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Cary Grant at BAM, round 2

Cary Grant attempts to pass as a woman in I WAS A MALE WAR BRIDE.

Cray Grant lovers rejoice. There are still two more weeks to catch BAM’s second ode to Hollywood’s most charismatic leading man. I seem to remember last year’s line up featuring more of his better known films, and while this month’s screening schedule certainly hits all the high notes with films like CHARADE, NOTORIOUS, BRINGING UP BABY and AN AFFAIR TO REMEMBER, it also includes some of his lesser known roles, including some films not available on DVD. Take today’s screening, the off-kilter, family friendly ONCE UPON A TIME, which features Grant as a struggling theatrical producer who discovers a young orphan with a dancing caterpillar. Buyer beware, the dancing caterpillar is the crux of the entire film, and Grant delivers all the passion and drama usually devoted to more plausible plots to one little, wriggling worm he’s convinced will lift people up out of their dreary war-ridden lives.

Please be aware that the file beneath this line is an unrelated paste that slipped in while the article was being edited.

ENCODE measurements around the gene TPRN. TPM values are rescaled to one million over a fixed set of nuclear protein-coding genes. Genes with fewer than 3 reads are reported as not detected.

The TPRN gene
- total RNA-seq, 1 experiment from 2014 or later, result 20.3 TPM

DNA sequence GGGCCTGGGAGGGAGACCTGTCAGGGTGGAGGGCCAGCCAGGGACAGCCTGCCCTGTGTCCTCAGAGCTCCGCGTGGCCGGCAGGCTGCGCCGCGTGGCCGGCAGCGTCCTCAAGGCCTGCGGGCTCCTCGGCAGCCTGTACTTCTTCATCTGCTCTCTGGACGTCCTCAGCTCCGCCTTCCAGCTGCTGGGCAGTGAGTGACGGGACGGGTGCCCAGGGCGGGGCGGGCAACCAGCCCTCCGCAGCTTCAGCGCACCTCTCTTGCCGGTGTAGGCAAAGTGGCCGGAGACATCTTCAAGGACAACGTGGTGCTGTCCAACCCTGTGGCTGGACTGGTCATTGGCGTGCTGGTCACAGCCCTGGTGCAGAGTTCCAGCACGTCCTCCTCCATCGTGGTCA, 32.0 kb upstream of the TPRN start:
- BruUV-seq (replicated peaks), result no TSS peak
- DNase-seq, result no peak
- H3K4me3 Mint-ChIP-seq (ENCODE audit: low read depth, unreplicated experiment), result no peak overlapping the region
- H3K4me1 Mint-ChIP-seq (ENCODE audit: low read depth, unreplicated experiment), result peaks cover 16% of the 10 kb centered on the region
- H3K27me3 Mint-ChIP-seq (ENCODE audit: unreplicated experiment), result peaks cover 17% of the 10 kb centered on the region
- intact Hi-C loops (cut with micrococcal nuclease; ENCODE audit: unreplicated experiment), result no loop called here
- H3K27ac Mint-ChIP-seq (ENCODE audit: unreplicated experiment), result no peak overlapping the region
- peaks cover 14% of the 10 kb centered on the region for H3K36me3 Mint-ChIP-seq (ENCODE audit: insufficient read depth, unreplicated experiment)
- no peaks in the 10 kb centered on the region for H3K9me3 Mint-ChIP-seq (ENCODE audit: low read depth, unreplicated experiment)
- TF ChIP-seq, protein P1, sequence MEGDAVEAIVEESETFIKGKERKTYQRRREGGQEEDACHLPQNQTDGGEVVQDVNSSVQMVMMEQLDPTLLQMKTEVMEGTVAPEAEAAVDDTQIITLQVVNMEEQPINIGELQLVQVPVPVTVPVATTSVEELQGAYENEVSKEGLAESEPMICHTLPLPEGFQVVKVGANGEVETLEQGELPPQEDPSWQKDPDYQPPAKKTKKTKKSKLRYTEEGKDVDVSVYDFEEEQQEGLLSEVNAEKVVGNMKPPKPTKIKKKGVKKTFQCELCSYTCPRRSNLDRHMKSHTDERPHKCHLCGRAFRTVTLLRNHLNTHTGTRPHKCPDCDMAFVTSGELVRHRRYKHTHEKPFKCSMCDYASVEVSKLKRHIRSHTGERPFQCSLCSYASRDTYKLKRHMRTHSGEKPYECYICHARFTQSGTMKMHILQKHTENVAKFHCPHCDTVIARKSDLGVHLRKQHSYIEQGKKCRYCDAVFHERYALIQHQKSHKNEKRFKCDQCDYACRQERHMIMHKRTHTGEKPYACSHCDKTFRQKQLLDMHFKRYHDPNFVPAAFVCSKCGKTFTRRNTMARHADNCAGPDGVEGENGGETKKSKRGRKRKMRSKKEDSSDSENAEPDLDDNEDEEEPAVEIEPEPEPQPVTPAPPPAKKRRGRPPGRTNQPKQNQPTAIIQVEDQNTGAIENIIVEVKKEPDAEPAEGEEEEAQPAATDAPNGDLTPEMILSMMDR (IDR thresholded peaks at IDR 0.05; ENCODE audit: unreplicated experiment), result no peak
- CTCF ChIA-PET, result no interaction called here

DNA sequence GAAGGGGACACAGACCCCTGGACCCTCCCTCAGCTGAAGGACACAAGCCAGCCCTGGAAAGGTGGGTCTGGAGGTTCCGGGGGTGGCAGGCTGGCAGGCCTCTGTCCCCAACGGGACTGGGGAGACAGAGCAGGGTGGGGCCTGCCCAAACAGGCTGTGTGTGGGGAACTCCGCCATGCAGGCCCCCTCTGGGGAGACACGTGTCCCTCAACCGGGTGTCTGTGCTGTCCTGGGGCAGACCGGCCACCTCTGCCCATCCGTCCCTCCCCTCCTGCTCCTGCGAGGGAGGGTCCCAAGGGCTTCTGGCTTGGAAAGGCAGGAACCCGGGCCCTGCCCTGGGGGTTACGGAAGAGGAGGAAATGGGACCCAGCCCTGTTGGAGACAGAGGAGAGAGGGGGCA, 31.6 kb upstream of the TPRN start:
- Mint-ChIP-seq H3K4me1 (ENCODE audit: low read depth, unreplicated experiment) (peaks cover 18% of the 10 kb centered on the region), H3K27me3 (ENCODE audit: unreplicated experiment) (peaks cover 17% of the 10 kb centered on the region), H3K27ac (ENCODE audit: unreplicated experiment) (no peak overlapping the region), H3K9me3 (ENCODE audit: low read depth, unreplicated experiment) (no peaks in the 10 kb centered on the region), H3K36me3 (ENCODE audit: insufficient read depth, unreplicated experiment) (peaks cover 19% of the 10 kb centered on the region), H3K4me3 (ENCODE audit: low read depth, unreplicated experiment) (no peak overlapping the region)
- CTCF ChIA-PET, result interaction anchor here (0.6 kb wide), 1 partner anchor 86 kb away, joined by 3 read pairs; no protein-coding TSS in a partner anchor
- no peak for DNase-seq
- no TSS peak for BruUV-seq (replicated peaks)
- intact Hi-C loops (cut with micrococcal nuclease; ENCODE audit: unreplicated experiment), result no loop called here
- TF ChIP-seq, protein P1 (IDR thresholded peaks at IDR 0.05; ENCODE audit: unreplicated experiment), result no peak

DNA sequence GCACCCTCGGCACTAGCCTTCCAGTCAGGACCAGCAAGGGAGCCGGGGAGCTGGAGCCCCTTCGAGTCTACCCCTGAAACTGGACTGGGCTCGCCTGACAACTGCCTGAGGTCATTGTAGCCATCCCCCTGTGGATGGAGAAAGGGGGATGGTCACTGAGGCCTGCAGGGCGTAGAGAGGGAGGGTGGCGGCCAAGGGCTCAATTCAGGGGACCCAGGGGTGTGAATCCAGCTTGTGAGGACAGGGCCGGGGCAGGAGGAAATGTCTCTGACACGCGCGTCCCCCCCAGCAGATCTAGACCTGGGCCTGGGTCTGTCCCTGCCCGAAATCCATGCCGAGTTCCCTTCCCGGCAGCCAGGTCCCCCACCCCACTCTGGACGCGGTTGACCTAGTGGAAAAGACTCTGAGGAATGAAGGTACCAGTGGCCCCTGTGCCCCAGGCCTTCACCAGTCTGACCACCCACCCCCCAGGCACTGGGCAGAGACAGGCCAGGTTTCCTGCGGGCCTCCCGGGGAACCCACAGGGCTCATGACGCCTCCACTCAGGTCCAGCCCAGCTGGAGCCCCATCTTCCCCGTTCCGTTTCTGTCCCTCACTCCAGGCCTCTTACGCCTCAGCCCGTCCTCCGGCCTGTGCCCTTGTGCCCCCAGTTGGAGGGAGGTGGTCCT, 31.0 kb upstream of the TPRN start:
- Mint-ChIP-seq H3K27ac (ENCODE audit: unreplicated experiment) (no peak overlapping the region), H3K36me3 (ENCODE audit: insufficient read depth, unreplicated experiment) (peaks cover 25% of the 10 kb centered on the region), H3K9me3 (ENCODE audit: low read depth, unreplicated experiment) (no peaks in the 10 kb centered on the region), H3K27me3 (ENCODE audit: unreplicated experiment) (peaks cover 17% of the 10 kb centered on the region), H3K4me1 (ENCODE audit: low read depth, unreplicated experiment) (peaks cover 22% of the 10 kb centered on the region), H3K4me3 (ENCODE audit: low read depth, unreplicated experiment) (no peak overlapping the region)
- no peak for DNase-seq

The dreary, war-ridden movie-going folk might be better off with Grant’s spot on slapstick in the similarly titled ONCE UPON A HONEYMOON or the ridiculous but more entertaining cross-dressing spectacular I WAS A MALE WAR BRIDE. Gems not to be missed are Grant’s 1932 screen debut, THIS IS THE NIGHT as well as his last film WALK DON’T RUN (1966). BAM’s curatorial team was really working overtime by securing the surrealist ALICE IN WONDERLAND, also starring Gary Cooper and W.C. Fields, and balancing it out with George Stevens’ GUNGA DIN, a rollicking adventure of three carousing British sergeants that apparently served as the prototype for the Indiana Jones’ films. This broad selection of films proves one thing. Cary Grant had it all: looks, charm, wit, drama, comic timing and the sexiest quality of all, the ability to look silly on screen.